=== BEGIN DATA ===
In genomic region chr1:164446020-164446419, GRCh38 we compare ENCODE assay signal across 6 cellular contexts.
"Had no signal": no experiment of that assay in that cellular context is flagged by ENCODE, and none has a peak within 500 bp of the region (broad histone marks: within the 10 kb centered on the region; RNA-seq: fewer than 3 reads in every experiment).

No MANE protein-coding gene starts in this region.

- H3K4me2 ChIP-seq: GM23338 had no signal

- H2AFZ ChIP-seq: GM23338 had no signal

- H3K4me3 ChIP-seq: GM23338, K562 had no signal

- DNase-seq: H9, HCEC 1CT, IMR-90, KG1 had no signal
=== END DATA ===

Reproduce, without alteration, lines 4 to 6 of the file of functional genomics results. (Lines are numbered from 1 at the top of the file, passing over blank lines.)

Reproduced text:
- H3K4me2 ChIP-seq: GM23338 had no signal

- H2AFZ ChIP-seq: GM23338 had no signal

- H3K4me3 ChIP-seq: GM23338, K562 had no signal